Long on diagnosis, short on cure, Part 1

I’ve been reading more Wendel Berry. His insights into how the rise of industrialism and “agribusiness” in America has served to undermine families, communities, father-son relations, churches, etc. are pretty well reasoned. I’m not on board with everything he’s saying, but there is a hefty amount of good stuff in there. And yet… what do you do about it all? It all seems so hopeless. One reviewer of “The Unsettling of America” on Amazon said that the book is “long on diagnosis, short on cure”. I couldn’t agree more. I also think that phrase pretty much sums up MANY books, especially books pertaining to religion and culture.

(Fill in the blank) is going to hell in a handbasket and here’s why. What follows is often a more or less accurate detailing of some of the reasons behind the decline in (marriage, literacy, tithing, savings, employment, churches, dental hygiene) or the appalling rise of (consumerism, debt, porn, deadbeat dads, the prosperity gospel, motorcycle accidents). If the author is a good writer, the ride can be witty and include interesting anecdotes and case studies. If the writer is a sufficiently deep thinker, perhaps they articulate some of the underlying philosophical or psychological things going on. If the writer is NOT so good, you’ll see the word “unfortunately” a lot usually followed by a paragraph of statistics.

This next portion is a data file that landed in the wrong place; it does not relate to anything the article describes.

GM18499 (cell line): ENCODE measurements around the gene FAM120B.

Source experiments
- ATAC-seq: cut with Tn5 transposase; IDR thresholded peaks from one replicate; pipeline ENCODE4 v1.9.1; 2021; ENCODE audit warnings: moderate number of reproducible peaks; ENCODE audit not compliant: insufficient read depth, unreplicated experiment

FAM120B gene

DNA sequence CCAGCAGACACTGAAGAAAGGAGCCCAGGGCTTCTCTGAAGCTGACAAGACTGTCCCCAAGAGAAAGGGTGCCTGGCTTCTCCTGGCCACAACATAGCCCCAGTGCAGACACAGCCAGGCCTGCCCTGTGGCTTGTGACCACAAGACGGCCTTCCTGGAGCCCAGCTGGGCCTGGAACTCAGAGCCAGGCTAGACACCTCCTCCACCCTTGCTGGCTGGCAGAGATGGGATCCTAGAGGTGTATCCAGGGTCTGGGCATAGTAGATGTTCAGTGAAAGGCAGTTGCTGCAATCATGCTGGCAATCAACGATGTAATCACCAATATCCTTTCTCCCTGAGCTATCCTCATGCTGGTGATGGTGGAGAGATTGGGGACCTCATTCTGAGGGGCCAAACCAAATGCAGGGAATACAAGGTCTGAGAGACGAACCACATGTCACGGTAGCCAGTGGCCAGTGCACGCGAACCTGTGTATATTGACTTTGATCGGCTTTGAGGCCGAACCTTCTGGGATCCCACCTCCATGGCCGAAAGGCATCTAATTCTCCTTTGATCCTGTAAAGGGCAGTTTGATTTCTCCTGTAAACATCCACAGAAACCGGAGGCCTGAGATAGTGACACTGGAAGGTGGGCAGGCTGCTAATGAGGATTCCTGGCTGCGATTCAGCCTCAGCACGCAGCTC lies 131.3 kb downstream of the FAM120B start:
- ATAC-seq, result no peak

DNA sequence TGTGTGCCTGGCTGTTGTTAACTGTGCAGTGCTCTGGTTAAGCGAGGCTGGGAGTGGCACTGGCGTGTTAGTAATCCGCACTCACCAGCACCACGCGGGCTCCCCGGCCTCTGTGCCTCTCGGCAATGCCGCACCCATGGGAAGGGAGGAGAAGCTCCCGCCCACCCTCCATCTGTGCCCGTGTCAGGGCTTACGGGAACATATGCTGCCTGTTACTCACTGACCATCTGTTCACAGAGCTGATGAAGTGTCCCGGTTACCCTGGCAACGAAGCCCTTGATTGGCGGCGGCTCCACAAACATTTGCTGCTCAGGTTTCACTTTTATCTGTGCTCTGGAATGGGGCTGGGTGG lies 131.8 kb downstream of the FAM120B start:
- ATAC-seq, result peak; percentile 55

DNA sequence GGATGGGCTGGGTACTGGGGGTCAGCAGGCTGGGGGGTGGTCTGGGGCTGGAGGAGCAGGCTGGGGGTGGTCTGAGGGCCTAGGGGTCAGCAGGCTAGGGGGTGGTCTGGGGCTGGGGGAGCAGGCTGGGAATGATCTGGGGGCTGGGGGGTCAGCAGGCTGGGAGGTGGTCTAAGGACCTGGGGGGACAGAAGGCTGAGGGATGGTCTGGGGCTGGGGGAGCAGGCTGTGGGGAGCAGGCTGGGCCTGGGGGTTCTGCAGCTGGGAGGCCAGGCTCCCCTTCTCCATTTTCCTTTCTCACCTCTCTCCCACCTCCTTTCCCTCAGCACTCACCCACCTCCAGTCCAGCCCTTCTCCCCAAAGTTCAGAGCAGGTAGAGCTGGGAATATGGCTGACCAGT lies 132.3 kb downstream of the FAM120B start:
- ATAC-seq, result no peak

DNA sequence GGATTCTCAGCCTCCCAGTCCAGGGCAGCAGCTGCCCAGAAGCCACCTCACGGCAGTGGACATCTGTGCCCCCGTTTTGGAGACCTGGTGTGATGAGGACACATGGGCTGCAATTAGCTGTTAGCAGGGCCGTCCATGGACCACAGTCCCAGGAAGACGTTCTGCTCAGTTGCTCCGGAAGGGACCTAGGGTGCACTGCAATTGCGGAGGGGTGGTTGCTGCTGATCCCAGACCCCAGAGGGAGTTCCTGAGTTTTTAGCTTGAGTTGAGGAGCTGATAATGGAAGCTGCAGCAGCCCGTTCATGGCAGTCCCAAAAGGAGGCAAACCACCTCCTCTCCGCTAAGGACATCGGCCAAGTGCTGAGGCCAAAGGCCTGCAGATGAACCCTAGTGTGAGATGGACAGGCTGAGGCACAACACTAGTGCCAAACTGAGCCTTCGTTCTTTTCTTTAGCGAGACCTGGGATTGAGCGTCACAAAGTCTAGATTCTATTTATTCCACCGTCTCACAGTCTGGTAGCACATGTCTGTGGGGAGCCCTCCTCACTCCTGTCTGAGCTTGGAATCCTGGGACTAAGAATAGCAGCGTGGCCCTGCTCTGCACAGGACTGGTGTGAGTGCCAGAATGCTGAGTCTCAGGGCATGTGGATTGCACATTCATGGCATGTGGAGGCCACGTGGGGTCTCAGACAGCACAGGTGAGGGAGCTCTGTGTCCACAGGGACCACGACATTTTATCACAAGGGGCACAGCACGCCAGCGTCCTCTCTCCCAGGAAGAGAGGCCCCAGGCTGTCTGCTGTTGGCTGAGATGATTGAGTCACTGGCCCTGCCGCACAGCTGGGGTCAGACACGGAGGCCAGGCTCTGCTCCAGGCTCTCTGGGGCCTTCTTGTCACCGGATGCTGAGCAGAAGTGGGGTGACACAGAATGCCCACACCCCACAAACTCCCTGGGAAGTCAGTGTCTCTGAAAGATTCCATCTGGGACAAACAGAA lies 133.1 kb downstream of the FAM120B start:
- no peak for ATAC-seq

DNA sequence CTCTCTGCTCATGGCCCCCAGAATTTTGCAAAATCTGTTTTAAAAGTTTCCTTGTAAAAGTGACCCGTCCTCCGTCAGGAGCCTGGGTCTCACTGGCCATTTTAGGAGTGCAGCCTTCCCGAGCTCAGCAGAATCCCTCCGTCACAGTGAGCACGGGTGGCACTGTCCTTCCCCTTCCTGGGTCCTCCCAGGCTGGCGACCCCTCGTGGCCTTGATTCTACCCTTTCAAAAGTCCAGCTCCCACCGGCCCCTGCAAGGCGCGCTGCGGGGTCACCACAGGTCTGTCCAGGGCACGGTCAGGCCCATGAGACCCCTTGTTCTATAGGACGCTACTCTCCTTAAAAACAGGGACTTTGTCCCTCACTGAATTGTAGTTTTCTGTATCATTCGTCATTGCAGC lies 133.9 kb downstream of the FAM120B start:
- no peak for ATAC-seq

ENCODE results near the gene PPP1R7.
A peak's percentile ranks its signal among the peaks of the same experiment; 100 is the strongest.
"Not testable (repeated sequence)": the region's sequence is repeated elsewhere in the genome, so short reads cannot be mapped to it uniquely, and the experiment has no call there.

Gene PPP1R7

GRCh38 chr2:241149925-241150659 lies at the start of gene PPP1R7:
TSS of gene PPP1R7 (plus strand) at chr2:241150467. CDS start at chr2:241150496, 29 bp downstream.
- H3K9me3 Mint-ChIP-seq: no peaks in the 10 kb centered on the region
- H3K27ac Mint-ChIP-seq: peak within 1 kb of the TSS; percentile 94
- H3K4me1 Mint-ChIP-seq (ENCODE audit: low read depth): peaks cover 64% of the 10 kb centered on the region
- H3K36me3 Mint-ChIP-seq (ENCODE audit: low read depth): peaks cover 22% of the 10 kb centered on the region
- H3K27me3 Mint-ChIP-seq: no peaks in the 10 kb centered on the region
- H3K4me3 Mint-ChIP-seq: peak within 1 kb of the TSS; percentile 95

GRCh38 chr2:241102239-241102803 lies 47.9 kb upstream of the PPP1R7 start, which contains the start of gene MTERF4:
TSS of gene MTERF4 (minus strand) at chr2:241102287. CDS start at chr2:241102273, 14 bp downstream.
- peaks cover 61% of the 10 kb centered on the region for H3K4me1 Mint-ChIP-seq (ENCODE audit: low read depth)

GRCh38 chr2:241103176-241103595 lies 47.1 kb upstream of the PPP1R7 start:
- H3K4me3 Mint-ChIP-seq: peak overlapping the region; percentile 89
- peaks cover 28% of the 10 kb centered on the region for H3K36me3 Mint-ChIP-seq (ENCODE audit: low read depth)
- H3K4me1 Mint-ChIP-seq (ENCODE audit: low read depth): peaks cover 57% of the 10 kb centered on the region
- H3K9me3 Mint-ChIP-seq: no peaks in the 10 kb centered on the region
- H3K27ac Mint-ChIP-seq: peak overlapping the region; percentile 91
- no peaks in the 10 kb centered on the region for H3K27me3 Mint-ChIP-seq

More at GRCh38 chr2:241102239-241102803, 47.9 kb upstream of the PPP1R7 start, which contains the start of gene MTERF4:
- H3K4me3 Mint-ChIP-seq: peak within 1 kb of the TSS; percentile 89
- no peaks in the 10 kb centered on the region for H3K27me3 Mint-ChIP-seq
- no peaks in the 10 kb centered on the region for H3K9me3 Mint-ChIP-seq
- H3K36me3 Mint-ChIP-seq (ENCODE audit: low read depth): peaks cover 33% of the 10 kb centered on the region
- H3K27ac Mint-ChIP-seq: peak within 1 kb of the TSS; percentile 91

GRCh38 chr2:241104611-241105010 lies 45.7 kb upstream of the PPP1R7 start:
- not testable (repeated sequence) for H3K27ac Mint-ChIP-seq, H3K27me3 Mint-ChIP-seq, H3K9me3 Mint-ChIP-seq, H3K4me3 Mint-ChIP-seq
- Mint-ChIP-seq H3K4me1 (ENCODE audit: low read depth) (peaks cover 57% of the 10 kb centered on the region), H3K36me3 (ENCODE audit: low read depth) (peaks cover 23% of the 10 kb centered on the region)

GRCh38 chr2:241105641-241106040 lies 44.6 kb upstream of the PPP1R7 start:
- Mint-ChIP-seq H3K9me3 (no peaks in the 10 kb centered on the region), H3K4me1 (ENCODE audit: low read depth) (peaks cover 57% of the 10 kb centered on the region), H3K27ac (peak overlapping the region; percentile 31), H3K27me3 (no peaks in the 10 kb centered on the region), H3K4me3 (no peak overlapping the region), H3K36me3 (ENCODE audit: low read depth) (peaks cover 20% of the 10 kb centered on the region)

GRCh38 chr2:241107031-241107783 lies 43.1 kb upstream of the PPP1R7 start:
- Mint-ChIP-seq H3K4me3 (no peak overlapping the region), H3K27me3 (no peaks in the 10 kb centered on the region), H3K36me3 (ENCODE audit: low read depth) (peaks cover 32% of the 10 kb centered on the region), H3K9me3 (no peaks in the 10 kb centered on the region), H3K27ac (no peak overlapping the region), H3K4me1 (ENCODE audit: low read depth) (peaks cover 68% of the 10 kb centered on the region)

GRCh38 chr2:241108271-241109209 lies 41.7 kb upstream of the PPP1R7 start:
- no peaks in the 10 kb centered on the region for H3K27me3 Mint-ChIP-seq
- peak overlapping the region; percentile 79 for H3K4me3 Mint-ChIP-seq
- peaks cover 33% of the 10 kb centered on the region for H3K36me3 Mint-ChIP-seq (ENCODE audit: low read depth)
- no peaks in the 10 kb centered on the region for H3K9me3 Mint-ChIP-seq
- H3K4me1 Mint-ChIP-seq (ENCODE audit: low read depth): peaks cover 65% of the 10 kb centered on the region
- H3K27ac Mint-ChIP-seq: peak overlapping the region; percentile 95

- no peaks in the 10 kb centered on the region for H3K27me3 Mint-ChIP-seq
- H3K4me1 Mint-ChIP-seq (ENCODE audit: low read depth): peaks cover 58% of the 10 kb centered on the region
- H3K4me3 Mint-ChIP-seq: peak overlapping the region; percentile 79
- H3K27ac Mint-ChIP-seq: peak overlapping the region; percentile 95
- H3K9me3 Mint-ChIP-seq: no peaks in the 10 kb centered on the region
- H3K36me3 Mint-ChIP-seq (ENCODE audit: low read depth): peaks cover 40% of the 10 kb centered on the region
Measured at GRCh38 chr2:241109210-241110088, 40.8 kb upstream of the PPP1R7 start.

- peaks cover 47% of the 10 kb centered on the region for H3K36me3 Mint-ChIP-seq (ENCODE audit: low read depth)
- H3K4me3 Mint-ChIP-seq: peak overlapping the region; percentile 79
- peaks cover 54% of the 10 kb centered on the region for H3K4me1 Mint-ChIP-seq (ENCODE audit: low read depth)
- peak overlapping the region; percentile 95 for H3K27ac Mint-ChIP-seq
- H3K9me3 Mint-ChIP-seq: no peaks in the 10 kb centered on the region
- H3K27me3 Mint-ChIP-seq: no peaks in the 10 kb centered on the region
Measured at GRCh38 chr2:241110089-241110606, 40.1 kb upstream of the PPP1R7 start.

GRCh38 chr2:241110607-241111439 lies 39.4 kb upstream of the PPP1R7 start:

Near the end of the book, often just in the last one or two chapters, they will try to shift gears and offer some kind of solution. It’s often a half-hearted attempt – just a desire I think to end on some kind of a positive note. They’ve spent the last two hundred pages explaining how difficult the problem is, now what the heck are they going to come up with that is going to fix it? Something concise that will really blow your mind? Probably not.

The result is a wholly depressing and unsatisfying read – like watching the news only with a lot more effort involved. Sure, the research may be sound, their conclusions agreeable, and the importance of the cultural phenomenon being discussed relevant and even quite serious. So what do you freakin’ do about it? And if you can’t come up with any kind of solution, why did you write a whole book on it in the first place? Long on diagnosis, short on cure.

I wrote this down in my notebook in a rather stream-of-consciousness fashion. I’m trying to break it up here into three parts. In part two I’ll take a closer look at the forms cures actually take and in part three I’ll put forth a Girardian theory as to what happens naturally when the cure is short, at least in some cases.